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Knee Surgery May Increase the Risk of Arthritis

A knee surgery may increase the risk of arthritis according to a recent study.

Heidi Smith, Capital OTC, Dec 4, 2014

The surgery involves tear repairs in the meniscus, a cartilage that serves as an impact absorber. There are two menisci in each knee which serve in stabilizing the knee joint.

Researchers claim that tears in the meniscus are one of most regular injuries of the knee and surgery is usually performed in order to improve the function of the join and reduce pain.

Frank W. Roemer, M.D., at the University of Erlangen-Nuremberg in Erlangen in Germany and the Boston University of Medicine in Boston said:

“Meniscal surgery is one of the most common orthopedic procedures performed to alleviate pain and improve joint function. However, increasing evidence is emerging that suggests meniscal surgery may be detrimental to the knee joint.”

In the study that shows how knee surgery may increase the risk of arthritis, Dr. Roemer and his team made use of MRI scans in order to analyze 355 knees suffering from arthritis and compared those cases to a matching number of knees without arthritis. The age of the patients was an average of 60 and most of the patients were also overweight. 31 of all the knees underwent surgery in the year before the arthritis diagnosis, and 280 of them showed indications of meniscal damage on the MRI but did not go under surgery. There were also control cases as part of the overall analysis that showed no damage to the meniscus.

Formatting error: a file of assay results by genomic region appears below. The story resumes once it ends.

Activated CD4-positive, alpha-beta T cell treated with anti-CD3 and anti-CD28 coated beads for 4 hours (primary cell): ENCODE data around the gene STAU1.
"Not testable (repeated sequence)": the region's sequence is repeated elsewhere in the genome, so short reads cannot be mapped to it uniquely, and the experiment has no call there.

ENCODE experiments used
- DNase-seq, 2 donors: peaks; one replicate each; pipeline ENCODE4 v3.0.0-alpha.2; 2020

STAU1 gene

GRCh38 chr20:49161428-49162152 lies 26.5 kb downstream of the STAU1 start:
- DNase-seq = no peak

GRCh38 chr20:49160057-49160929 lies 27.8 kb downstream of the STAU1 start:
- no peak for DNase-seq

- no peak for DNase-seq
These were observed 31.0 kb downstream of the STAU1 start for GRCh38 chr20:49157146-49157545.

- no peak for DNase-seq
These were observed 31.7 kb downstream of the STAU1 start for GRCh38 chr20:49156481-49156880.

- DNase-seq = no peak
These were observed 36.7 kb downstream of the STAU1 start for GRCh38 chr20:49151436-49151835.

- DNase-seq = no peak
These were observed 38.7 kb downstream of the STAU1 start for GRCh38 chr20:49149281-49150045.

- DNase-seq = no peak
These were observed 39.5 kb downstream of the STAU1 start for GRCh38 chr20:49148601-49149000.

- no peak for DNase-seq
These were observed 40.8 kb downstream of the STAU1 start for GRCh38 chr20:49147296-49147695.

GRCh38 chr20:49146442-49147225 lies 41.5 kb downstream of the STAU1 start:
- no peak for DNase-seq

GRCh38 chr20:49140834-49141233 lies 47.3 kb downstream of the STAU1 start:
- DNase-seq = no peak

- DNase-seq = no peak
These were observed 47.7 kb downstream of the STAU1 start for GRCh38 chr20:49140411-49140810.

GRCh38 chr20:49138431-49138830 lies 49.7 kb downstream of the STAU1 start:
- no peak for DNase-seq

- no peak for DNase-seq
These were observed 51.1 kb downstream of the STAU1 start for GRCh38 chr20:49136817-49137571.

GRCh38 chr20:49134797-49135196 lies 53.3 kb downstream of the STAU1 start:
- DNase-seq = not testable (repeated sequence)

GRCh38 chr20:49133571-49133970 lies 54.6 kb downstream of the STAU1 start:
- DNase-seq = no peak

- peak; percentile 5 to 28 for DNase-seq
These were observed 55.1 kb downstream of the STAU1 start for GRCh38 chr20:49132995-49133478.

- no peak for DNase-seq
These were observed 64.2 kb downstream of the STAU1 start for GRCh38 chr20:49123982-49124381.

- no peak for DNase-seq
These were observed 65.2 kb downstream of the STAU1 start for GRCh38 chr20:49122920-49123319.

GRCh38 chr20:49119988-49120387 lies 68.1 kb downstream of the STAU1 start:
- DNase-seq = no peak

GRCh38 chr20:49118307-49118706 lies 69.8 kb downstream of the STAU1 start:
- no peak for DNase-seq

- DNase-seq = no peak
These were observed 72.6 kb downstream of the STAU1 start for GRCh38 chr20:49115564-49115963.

All of the 31 knees that went under surgery during the prior year developed osteoarthritis when compared to the 165 (59 percent) knees with damage to the meniscus that did not undergo surgery. Furthermore, loss of cartilage was much more present among knees that had gone under surgery: 80.8 percent of them indicated cartilage loss, compared to only 39.5 percent of knees with damage to the meniscus that did not go under surgery.

“We found that patients without knee osteoarthritis who underwent meniscal surgery had a highly increased risk for developing osteoarthritis and cartilage loss in the following year compared to those that did not have surgery, regardless of presence or absence of a meniscal tear in the year before. The indications for meniscal surgery might need to be discussed more carefully in order to avoid accelerated knee joint degeneration,”

Dr. Roemer said.

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